Employers can only rescind your offer if hiring you would “involve an unreasonable risk to property or the safety or welfare of specific individuals or the general public.” Additionally, when an employer can draw a direct line between your criminal conviction and the prospective job, the employer can rescind your offer. When employers withdraw their conditional employment offer based on your criminal history without completing the process outlined in the Fair Chance Act, they violate the law.
Steps Employers Must Take Before Rescinding a Job Offer
Employers must take the following steps or orders, or they will face penalties under the law. First, the employer must give the applicant a written copy of the injury they conducted into the employee’s criminal history. Second, the employer must share a written copy of the employer’s analysis under Article 23-A of the Fair Chance Act. There are several factors mentioned under Article 23-A, including:
- The seriousness of the job applicant’s conviction history
- Any information related to the applicant’s good conduct or rehabilitation
- A legitimate interest in protecting property, individuals, or the general public
- The age of the applicant when the events leading to the conviction took place
- The time that has elapsed since the events that lead to the conviction
- The bearing of the conviction history on the applicant’s ability to perform the job duties
- The specific job duties and responsibilities
- New York promotes the employment of people with criminal records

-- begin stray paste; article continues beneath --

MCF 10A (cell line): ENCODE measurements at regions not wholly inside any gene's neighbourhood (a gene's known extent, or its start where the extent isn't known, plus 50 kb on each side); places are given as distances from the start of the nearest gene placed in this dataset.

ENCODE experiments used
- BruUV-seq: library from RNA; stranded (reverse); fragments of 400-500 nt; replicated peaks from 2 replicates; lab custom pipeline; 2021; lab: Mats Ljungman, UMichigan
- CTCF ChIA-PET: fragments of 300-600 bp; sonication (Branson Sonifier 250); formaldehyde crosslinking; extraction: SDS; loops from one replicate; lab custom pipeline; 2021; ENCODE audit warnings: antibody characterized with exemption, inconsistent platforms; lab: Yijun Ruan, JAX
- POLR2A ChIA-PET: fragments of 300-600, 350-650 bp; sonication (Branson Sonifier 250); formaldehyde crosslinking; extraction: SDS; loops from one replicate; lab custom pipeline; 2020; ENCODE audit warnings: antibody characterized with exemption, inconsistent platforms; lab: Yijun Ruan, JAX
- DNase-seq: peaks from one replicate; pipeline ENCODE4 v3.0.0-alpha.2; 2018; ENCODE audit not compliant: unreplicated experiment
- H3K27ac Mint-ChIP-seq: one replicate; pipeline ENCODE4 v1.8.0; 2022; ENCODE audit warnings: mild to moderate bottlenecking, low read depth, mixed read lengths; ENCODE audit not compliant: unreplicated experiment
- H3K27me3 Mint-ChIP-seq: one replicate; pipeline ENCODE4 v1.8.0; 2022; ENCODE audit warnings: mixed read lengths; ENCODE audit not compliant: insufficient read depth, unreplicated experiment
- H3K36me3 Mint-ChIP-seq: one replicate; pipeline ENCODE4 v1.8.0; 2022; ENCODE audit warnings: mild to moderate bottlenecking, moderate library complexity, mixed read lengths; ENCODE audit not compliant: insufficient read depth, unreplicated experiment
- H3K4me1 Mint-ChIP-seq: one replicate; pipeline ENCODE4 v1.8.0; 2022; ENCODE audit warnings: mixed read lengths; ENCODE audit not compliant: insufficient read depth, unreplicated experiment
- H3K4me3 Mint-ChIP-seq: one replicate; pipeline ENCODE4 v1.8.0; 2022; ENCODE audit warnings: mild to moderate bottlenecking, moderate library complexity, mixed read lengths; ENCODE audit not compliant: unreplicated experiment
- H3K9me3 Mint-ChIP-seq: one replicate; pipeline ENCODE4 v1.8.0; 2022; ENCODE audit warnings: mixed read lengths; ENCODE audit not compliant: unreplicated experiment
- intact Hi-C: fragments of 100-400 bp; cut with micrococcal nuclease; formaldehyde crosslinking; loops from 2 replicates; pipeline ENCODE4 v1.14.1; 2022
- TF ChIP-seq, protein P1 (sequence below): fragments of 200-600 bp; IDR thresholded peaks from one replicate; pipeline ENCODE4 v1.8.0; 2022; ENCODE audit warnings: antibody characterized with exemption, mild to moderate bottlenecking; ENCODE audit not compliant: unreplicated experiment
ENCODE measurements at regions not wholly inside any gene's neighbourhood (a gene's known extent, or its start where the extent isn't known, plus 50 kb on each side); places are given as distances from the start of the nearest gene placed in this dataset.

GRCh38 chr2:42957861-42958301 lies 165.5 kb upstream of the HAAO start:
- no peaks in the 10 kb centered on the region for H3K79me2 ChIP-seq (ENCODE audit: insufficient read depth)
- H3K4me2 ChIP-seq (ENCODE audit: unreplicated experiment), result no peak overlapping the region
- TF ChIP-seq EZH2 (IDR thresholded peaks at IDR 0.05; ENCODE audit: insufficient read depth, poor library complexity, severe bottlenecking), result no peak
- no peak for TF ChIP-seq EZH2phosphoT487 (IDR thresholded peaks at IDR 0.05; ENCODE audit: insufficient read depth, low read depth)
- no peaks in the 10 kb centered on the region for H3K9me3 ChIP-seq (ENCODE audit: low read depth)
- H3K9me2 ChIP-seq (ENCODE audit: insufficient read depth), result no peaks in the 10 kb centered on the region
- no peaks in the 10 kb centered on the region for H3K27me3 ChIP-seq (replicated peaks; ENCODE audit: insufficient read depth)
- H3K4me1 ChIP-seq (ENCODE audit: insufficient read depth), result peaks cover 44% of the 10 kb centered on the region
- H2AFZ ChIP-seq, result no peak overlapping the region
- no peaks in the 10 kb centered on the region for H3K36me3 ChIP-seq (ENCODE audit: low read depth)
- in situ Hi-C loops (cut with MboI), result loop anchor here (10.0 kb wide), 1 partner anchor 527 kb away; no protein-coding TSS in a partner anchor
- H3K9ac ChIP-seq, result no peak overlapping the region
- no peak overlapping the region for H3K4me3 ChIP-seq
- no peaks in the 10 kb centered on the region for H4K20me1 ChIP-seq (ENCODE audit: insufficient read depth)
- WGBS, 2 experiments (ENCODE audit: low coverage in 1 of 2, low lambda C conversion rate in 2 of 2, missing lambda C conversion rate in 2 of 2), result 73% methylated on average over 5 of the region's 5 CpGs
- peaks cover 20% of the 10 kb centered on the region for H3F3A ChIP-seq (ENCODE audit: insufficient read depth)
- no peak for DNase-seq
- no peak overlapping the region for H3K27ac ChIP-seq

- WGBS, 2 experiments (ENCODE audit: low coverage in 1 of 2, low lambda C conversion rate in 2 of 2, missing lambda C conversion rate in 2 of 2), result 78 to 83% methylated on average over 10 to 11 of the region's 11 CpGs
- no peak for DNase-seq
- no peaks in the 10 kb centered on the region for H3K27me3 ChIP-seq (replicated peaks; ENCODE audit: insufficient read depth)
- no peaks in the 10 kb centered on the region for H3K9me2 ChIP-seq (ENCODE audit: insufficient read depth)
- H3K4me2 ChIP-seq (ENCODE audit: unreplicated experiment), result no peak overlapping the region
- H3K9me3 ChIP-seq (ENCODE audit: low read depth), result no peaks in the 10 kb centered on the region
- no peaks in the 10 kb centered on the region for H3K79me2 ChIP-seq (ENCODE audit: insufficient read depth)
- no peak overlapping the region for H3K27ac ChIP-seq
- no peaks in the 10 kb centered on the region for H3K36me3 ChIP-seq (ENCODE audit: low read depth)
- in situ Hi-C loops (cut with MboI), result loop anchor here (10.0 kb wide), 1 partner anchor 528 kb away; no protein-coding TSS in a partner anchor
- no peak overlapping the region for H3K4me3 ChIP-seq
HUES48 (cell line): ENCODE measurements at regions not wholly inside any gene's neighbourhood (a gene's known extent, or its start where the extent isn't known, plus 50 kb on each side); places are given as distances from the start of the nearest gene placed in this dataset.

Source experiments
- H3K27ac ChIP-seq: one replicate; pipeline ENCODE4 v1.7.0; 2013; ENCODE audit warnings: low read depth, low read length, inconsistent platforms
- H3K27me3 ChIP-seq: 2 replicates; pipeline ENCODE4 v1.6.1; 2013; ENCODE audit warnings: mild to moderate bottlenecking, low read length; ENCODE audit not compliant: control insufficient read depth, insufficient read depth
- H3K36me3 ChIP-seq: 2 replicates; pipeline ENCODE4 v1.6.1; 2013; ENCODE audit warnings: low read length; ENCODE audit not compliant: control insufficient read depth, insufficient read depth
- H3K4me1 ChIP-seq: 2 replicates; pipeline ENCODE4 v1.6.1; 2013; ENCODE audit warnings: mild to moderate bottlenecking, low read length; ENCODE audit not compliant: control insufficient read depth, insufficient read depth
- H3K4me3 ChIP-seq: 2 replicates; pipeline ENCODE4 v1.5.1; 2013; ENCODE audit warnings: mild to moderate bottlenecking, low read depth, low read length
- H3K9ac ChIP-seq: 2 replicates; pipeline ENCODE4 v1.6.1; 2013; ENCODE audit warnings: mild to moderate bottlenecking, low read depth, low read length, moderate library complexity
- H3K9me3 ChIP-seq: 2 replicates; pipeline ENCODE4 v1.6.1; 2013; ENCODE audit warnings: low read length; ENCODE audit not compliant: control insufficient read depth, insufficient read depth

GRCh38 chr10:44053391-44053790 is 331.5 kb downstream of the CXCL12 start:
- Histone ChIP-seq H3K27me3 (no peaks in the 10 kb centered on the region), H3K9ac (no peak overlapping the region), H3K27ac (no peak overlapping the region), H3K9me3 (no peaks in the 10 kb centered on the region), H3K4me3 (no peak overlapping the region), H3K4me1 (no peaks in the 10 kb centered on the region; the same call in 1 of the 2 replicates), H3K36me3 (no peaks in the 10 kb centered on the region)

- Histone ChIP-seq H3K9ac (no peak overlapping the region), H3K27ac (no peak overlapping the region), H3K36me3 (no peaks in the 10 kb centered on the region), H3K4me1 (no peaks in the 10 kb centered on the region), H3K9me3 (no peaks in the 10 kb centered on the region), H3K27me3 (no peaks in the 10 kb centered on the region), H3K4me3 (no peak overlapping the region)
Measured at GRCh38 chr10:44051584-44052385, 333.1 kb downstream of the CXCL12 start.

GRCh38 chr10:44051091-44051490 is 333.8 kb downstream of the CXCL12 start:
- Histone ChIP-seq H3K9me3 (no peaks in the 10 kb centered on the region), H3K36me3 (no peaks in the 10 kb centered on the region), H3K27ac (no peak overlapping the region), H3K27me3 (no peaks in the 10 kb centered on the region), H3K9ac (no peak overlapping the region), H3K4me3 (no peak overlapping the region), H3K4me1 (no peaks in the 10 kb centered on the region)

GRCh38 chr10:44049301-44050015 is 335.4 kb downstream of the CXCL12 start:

Third, the employer must keep the position open for at least three business days from the time of the receipt of the inquiry and analysis. During this period, you should have the opportunity to correct any inaccurate or erroneous information. In other words, an employer can’t fail to respond to your calls or emails regarding your job application until the three-day period runs out. Each of these three requirements is separately enforceable under the Fair Chance Act.
Has Your Job Been Rescinded After a Background Check Due to Your Criminal Record?
If a potential employer rescinded your job after making you an offer, you might have a right to compensation. You may have a legal claim under the New York City Human Rights Law. At Lipsky Lowe LLP, our skilled employment lawyers can help you advocate for your rights. Administrative judges have the power to require businesses that violate the Fair Chance Act to pay back pay, front pay, as well as compensatory and punitive damages to the employees affected by their violation of the law.
Contact Our Experienced New York City Employment Lawyers Today
The best thing you can do after losing a job offer due to your criminal history is to contact an experienced New York City employment lawyer. At Lipsky Lowe LLP, we focus our entire legal practice on advocating for employees who’ve suffered unlawful discrimination in the workplace. Contact us today to schedule your initial consultation.